Nelson awoke with a start. Blinking, he looked around the interior of his lunar homestead. In the dimness, he saw a call light at the entrance to the airlock. He leaped from his bed all the way to the airlock and pressed the answer key. “Yes?”
“Its about time,” said a garbled male voice. “Can I come in?”
Nelson looked at the exterior feed and saw a spacesuit-clad figure at the airlock’s outer door. The man held a patch cord that hooked into the homestead’s intercom. The spacesuit itself showed signs of typical prospector use – dirty up to the knees and elbows.
Behind the figure, he saw an old-style crawler that had seen better days. He recognized it as similar to a broken-down crawler abandoned near Conrad Station. As he fought off the fog of sleep, Nelson realized that he did not recognize the individual. He asked, “Who are you?”
“The name is Morgan,” answered the man’s voice. “Can I come in?”
Nelson hesitated, failing to remember meeting a prospector named Morgan. Over the past three years, he met many prospectors, but Nelson also could not remember anyone mentioning Morgan. Most of the prospectors knew each other, at least by reputation, even though they kept to themselves. It bothered Nelson to not know of Morgan.
The unwritten rules of the prospectors insisted upon not going to someone’s homestead uninvited. Morgan was Nelson’s fourth guest – the first uninvited. Curious, he wanted to know why this strange prospector felt willing to break the rule. “Sure.” Nelson cycled the airlock, allowing the outer door to be opened.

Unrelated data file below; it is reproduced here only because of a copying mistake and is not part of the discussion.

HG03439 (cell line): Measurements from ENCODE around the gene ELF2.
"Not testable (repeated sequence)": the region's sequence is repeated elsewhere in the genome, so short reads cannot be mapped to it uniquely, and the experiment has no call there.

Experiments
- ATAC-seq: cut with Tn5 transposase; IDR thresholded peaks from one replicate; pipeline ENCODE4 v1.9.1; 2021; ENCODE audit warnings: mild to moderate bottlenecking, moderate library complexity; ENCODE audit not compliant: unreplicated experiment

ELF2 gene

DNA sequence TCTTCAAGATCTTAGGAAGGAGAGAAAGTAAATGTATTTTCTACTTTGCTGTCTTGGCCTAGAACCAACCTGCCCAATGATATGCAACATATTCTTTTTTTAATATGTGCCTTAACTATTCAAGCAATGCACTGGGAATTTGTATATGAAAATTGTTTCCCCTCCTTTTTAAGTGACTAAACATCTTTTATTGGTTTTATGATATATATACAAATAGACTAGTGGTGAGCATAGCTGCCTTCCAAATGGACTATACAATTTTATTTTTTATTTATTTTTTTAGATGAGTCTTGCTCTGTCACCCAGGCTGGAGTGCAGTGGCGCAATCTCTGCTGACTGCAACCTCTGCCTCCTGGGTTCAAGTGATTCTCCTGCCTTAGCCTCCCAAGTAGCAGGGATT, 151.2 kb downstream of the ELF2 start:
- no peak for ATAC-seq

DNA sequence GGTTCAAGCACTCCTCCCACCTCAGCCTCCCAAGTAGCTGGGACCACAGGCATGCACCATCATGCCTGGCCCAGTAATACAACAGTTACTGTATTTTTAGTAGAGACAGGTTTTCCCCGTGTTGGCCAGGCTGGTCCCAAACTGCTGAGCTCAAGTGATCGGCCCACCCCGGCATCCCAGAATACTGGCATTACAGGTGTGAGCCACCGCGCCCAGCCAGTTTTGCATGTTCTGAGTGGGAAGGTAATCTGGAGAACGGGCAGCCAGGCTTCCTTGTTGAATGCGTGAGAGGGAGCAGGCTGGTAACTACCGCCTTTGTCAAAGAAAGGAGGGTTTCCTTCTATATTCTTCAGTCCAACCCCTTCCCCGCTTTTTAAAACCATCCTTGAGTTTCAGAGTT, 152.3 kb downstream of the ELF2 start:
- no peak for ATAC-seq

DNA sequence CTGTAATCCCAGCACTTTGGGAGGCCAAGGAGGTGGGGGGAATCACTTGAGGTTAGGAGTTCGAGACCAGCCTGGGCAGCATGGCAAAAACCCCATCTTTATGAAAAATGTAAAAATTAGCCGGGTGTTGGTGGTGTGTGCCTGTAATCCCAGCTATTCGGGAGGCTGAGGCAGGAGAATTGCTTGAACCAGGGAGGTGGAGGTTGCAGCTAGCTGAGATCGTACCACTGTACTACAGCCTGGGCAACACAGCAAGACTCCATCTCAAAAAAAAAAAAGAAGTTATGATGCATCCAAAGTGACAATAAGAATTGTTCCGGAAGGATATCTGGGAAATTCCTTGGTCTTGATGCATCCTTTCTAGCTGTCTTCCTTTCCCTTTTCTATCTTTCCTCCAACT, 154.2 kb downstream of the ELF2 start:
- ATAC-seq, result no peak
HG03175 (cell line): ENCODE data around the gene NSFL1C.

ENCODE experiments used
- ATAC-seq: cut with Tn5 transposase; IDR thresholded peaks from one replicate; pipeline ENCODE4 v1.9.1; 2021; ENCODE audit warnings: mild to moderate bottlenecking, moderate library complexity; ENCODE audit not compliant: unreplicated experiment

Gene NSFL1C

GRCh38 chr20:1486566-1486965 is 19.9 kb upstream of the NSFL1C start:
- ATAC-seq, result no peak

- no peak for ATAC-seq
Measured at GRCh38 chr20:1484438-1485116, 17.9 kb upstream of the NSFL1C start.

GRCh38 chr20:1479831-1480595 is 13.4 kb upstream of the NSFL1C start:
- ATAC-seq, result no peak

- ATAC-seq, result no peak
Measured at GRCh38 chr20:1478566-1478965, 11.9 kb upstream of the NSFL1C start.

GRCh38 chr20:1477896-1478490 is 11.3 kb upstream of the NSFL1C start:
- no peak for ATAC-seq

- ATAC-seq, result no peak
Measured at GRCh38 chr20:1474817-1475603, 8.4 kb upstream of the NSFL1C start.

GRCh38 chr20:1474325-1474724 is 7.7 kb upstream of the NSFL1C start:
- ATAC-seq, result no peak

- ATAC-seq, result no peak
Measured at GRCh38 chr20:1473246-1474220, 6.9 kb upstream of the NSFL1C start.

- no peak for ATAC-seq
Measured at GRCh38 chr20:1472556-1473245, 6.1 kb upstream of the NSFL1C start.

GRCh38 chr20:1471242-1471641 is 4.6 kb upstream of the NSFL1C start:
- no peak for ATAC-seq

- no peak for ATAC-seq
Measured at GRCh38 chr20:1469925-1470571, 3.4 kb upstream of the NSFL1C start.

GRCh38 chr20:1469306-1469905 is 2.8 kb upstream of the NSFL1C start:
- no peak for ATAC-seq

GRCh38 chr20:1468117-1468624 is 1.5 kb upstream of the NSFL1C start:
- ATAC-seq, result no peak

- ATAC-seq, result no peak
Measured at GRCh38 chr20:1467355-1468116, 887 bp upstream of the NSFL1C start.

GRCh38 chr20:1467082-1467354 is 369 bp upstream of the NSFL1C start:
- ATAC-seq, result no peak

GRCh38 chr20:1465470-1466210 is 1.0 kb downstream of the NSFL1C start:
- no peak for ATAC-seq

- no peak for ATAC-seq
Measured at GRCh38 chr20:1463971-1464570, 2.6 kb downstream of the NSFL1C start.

The mystery began to unravel as the inner door of the airlock opened, revealing a space-suited figure. Nelson recognized the suit as an older type. He did not recognize the unknown emblem on the right sleeve above the heavy dust. Morgan carried a dust-covered canvas box, similar to a lunch pail. The golden sun visor covered the faceplate of the helmet.
Nelson saw Morgan putting down the lunchbox and removing his gloves. Morgan’s hands were pale and uncalloused. His fingers ended in neatly trimmed but regolith-discolored nails. The lunar dirt had discolored Nelson’s own nails within days of arriving on the moon, but Morgan’s hands did not show signs of heavy work. Nelson watched as the visitor unlocked the helmet from the suit and lifted it from his head.
Nelson first noticed the inner com helmet surrounding Morgan’s face – not the common headset of prospectors but the old mouse ears with a head cover. Morgan himself had graying eyebrows. The original color might have been brown, but Nelson could not tell.
Deep wrinkles sat at the corners Morgan’s blue eyes. His face was a stubble of gray and brown beard, perhaps a day’s worth of growth. Morgan’s thin lips had no hint of smile, nor did they give a hint of a frown. Pulling off the communications helmet, he revealed a long mane of graying hair. Nelson saw a hint of sparkle in the man’s eyes as he spoke.
“Thanks,” stated Morgan in a gravelly voice, trailing into a question.
“Nelson.” He extended his hand in friendship to Morgan.
“Nelson,” Morgan smiled, returning the handshake. “Can we strike a bargain for a meal and a couple of tanks of oxygen?”
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